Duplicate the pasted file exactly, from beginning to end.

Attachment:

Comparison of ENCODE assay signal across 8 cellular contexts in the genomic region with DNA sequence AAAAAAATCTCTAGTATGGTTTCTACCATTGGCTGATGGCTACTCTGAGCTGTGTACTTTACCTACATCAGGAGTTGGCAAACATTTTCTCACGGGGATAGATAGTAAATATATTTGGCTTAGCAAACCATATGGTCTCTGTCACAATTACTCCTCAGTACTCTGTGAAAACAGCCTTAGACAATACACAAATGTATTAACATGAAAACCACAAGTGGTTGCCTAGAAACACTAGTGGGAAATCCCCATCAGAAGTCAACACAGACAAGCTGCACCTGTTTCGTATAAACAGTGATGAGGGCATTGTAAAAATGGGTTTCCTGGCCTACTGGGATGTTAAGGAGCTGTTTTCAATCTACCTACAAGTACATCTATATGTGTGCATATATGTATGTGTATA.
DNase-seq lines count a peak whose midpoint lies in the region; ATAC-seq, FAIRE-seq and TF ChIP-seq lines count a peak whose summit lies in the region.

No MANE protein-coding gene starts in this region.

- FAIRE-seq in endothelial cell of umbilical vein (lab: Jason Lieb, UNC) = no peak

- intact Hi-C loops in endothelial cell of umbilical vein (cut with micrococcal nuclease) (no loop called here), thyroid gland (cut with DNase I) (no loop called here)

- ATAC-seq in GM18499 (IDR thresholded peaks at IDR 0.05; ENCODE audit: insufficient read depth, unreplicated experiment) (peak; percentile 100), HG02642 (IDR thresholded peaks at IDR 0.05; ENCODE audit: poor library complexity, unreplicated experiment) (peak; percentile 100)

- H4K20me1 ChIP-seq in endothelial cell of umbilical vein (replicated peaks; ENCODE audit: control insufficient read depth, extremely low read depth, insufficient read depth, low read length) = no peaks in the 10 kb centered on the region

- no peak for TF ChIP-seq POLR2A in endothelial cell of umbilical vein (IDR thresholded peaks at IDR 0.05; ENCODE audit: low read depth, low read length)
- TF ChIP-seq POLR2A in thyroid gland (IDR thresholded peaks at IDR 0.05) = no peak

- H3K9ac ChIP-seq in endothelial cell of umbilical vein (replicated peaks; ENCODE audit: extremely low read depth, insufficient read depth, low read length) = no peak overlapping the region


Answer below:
Comparison of ENCODE assay signal across 8 cellular contexts in the genomic region with DNA sequence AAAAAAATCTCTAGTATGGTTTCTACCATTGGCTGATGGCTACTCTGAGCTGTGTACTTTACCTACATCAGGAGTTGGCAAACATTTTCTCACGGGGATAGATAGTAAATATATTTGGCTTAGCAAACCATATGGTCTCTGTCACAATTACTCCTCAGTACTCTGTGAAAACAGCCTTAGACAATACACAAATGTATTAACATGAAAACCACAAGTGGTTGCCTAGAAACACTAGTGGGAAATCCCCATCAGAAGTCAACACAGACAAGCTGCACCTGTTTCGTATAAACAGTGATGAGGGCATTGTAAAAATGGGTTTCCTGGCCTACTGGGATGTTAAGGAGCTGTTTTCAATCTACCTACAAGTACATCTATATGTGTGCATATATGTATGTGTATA.
DNase-seq lines count a peak whose midpoint lies in the region; ATAC-seq, FAIRE-seq and TF ChIP-seq lines count a peak whose summit lies in the region.

No MANE protein-coding gene starts in this region.

- FAIRE-seq in endothelial cell of umbilical vein (lab: Jason Lieb, UNC) = no peak

- intact Hi-C loops in endothelial cell of umbilical vein (cut with micrococcal nuclease) (no loop called here), thyroid gland (cut with DNase I) (no loop called here)

- ATAC-seq in GM18499 (IDR thresholded peaks at IDR 0.05; ENCODE audit: insufficient read depth, unreplicated experiment) (peak; percentile 100), HG02642 (IDR thresholded peaks at IDR 0.05; ENCODE audit: poor library complexity, unreplicated experiment) (peak; percentile 100)

- H4K20me1 ChIP-seq in endothelial cell of umbilical vein (replicated peaks; ENCODE audit: control insufficient read depth, extremely low read depth, insufficient read depth, low read length) = no peaks in the 10 kb centered on the region

- no peak for TF ChIP-seq POLR2A in endothelial cell of umbilical vein (IDR thresholded peaks at IDR 0.05; ENCODE audit: low read depth, low read length)
- TF ChIP-seq POLR2A in thyroid gland (IDR thresholded peaks at IDR 0.05) = no peak

- H3K9ac ChIP-seq in endothelial cell of umbilical vein (replicated peaks; ENCODE audit: extremely low read depth, insufficient read depth, low read length) = no peak overlapping the region